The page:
Silver 'Abbasi coin of the Safavid Dynasty

Minted in Baghdad, AD 1624–5

Shah 'Abbas I of Iran (1571–1629) dramatically increased the silk trade with Europe to rebuild the Iranian economy after it had nearly collapsed under the disastrous rule of his father. Gold and silver coins received from Europe were melted down and re-struck as Iranian coins, which were then used to buy goods from India.

In the seventeenth century Moghul India was a major trading partner of Iran. In exchange for textiles, sugar and indigo from India, Iran provided silk, fruits and horses. However, the value of commodities coming to Iran exceeded the export to India, leading to an imbalance of payments in India’s favour. As a result, Spanish pieces of eight, Venetian ducats and English crowns brought to Iran by European traders played a very significant role in the Safavid economy. Moreover, no gold and very little silver were mined in Iran in this period, so the only option was to acquire foreign silver and gold.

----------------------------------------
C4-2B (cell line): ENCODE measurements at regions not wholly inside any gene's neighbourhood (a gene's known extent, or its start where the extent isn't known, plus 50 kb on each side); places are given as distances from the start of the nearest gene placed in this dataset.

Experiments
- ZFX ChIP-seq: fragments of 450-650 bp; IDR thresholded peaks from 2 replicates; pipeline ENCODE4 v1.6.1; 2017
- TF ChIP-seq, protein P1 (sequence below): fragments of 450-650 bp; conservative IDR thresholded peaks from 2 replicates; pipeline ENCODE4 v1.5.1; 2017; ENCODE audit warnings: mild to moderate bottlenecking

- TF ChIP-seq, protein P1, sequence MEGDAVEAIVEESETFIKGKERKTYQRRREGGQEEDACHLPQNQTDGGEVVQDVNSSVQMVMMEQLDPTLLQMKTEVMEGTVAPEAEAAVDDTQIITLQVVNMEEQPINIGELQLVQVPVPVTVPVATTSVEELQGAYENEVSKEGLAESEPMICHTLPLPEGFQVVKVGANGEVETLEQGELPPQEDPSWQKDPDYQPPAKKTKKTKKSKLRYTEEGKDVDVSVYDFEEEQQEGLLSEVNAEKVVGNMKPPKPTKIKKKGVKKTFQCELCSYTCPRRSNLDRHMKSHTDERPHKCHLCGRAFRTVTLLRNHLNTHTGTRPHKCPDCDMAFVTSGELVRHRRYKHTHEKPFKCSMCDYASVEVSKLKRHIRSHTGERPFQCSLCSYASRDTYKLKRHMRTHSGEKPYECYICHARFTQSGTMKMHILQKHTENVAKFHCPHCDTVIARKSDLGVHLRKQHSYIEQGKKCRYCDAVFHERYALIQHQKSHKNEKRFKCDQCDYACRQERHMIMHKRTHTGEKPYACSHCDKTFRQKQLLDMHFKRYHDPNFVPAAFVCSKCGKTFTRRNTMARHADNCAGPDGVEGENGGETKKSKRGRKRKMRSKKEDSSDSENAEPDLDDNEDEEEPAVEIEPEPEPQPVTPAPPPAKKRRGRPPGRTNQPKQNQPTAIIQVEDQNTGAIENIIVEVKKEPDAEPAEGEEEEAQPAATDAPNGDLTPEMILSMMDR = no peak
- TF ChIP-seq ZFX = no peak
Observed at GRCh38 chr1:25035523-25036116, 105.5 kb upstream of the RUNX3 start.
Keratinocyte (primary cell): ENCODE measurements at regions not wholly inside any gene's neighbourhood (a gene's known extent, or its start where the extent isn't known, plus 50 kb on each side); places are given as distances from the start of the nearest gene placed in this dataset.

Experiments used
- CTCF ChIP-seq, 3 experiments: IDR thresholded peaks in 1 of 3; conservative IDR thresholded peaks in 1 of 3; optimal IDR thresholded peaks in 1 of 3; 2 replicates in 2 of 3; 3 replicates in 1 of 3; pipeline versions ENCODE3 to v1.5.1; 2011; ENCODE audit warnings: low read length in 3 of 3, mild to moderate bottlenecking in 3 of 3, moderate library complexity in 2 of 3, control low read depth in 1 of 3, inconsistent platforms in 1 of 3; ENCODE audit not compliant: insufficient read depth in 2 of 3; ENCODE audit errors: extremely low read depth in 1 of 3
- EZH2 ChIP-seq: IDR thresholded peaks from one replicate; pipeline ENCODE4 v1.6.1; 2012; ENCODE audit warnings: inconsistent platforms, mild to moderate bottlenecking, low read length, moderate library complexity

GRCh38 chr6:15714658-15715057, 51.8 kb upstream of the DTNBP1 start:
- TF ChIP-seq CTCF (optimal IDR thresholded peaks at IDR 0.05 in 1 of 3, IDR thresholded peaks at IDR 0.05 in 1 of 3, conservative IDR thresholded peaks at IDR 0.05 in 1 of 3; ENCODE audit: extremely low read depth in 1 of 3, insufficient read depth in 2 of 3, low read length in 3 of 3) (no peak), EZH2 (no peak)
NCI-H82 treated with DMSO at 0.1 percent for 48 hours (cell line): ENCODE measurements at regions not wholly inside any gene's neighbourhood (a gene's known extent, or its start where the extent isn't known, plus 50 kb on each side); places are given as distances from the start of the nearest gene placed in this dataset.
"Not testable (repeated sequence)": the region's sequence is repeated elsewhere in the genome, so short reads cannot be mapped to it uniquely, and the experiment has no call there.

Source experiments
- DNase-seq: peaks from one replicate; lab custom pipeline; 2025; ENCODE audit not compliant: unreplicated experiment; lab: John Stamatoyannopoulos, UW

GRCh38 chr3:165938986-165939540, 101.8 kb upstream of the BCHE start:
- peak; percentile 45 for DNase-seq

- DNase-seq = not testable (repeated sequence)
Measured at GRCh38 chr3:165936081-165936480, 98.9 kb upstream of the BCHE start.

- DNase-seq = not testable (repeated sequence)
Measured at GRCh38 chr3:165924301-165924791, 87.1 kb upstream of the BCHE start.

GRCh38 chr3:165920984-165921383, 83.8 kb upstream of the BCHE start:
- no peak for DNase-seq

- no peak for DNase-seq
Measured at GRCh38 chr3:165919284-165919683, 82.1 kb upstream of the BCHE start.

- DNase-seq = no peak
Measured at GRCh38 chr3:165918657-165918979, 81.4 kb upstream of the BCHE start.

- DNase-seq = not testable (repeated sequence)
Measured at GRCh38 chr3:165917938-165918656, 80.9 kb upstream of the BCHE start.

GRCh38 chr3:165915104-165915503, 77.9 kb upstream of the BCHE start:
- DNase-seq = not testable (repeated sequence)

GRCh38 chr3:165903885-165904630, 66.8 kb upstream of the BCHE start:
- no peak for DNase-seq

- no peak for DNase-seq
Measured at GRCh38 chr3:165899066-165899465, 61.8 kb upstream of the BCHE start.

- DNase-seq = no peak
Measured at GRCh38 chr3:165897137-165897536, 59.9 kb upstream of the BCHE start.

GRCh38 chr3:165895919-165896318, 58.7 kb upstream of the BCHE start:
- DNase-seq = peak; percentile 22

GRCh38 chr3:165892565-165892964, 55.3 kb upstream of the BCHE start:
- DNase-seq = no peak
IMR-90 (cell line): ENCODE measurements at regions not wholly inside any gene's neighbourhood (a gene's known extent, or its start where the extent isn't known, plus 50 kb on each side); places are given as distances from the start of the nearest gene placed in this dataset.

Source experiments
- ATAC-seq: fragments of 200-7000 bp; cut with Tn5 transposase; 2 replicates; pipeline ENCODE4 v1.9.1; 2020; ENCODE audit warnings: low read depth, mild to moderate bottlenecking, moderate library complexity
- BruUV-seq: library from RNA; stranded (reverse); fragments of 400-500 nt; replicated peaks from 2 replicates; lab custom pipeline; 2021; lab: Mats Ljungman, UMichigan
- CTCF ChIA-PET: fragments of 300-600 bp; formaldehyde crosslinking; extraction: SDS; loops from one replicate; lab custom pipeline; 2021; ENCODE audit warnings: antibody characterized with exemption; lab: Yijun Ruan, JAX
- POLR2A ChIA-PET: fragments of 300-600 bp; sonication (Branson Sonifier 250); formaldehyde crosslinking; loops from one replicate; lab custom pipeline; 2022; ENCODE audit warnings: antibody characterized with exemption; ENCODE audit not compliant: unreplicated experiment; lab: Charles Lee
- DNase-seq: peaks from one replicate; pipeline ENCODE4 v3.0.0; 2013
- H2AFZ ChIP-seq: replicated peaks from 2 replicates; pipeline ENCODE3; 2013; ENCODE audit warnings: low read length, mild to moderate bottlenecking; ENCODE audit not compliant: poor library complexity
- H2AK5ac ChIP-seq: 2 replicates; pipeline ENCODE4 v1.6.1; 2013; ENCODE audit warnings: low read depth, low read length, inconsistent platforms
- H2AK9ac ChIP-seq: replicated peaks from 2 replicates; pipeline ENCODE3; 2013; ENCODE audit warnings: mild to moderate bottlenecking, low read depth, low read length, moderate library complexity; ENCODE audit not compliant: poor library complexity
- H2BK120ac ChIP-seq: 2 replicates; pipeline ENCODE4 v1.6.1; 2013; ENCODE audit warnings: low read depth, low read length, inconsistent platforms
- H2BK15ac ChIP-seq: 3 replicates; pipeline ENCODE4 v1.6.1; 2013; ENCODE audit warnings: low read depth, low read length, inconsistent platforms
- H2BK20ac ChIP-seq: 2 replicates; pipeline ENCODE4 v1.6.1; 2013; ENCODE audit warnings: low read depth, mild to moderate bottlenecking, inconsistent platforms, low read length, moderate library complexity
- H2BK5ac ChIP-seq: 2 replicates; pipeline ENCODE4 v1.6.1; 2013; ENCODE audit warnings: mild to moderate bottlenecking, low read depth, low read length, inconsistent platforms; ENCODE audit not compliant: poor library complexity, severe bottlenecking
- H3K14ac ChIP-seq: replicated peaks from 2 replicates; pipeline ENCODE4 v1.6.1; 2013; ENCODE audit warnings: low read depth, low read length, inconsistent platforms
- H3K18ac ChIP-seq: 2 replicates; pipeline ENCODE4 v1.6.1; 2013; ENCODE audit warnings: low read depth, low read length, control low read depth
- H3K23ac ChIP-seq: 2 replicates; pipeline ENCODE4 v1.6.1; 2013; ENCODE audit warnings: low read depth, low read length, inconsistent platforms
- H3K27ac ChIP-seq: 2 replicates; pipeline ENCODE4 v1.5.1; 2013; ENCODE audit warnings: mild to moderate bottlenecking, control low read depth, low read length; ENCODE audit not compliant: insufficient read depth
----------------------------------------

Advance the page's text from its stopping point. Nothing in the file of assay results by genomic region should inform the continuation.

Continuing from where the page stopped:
Silver was in short supply in Iran compared to Europe. After the Spanish conquest of South America large supplies of silver had been discovered. The most famous of these was Potosi, or silver mountain, discovered in the 1540s in South America. This silver was transported back to Europe where it would enrich the currencies there. Silver coins were then traded further east, through the Middle East, to South-east Asia and China in the world’s first global economy.

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Diameter: 2.1 cm
Weight: 7.52 g

Museum number

CM 1915,0407.88


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